Chambers’s words remind me of chapter 4 of Paul’s second letter to the Corinthians:

But we have this treasure in jars of clay to show that this all-surpassing power is from God and not from us. . . .

Therefore we do not lose heart. Though outwardly we are wasting away, yet inwardly we are being renewed day by day. For our light and momentary troubles are achieving for us an eternal glory that far outweighs them all.

So we fix our eyes not on what is seen, but on what is unseen, since what is seen is temporary, but what is unseen is eternal.

Be a witness today, even if you feel weak. God uses whatever we offer Him for His glory.

The Joys (?) of Grading

I am a professor of history. I live, eat, drink, and breathe my profession. I see it as a calling from God. He provided His Word and the principles from His Word to guide me into my thinking about history, government, culture, and anything associated with those subjects.

I love teaching. I love reading/researching. I’ve even learned to love writing, which is the hardest of those loves to carry out effectively. Yet the love of God and His truths is what inspires me to do them all.

There’s one aspect of the calling He’s given me that’s not as easy to love as the others: grading.

Wouldn’t it be easier just to interact with students and enjoy the learning that takes place without all of the time-consuming grading? Yes, that would be nice. But it wouldn’t work.

I know from experience that even some of the best students won’t read the books assigned unless there is some kind of evaluation that follows afterward. Love of learning purely for the love of learning resides in the hearts of the few, not the many.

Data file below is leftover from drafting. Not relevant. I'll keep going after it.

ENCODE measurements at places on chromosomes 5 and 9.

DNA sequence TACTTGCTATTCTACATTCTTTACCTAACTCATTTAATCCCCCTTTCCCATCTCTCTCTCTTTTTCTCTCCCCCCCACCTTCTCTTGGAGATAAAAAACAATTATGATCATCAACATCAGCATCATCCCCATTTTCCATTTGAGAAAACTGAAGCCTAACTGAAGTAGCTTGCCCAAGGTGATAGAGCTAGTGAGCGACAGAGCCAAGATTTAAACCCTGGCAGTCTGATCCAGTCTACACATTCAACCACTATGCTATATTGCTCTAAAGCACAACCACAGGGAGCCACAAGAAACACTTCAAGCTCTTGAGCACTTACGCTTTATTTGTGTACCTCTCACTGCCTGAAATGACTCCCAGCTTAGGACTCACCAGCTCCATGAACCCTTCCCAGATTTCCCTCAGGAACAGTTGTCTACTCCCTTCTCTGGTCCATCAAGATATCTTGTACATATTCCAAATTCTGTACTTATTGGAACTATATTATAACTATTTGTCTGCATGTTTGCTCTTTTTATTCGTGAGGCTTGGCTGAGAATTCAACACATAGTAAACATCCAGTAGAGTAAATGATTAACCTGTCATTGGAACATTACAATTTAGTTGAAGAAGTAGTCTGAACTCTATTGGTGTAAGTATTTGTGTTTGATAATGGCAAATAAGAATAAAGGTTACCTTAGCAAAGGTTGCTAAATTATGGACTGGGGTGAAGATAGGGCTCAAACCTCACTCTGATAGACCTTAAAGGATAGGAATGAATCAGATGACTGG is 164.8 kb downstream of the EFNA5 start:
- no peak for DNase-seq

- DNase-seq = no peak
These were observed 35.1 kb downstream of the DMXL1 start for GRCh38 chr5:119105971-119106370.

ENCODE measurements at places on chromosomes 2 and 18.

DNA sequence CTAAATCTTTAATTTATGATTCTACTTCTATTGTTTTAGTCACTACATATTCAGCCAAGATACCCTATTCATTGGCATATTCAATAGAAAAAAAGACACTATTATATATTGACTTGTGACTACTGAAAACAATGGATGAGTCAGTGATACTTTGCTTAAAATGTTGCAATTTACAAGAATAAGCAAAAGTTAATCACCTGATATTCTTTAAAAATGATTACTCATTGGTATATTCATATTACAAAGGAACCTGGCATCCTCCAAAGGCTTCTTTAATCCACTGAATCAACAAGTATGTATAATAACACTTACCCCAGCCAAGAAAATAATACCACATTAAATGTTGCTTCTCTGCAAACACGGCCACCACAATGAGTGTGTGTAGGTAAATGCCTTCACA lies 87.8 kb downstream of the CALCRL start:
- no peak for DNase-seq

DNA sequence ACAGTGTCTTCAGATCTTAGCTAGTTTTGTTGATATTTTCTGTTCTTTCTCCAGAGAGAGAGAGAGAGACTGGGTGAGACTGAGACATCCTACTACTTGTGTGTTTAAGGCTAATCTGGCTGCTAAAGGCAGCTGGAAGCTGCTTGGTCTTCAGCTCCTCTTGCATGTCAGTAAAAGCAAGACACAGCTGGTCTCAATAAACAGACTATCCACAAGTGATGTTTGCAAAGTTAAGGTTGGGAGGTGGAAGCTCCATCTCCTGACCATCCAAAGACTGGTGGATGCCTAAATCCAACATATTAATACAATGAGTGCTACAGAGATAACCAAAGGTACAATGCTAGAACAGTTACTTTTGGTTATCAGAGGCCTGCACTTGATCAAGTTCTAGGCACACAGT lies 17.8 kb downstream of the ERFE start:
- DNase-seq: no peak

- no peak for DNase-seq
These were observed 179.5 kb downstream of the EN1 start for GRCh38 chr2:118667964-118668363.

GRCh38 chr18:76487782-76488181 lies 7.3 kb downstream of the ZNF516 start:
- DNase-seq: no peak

For instance, when I first taught a Civil War class to a group of history majors, I set it up in such a way that one of the students would be responsible each class session for making a presentation about the reading assignment while another had to come up with questions about the reading for the class to discuss.

My assumption was that, since they were history majors and ostensibly in the class because they wanted to learn about the Civil War, that they would eagerly read and discuss. What I found instead is that only two of the students were prepared for each class session: the one given the task to make the presentation and the one chosen to come up with questions.

The rest of the students were ignorant of the facts that were to be part of the discussion because they hadn’t read the assigned pages. After all, they didn’t have to make a presentation or come up with questions.

Needless to say, I don’t conduct my classes in that way anymore.

That’s why we must give assignments. That’s why we must grade those assignments. It’s a matter of accountability and a way to teach personal responsibility. Most won’t learn much of anything without those assignments.

Those assignments don’t teach students only; they also teach me personal responsibility. As much as I don’t like being bogged down by grading, the Lord keeps nudging me about why I must do that. It not only holds students accountable and makes them better people—it does the same for me.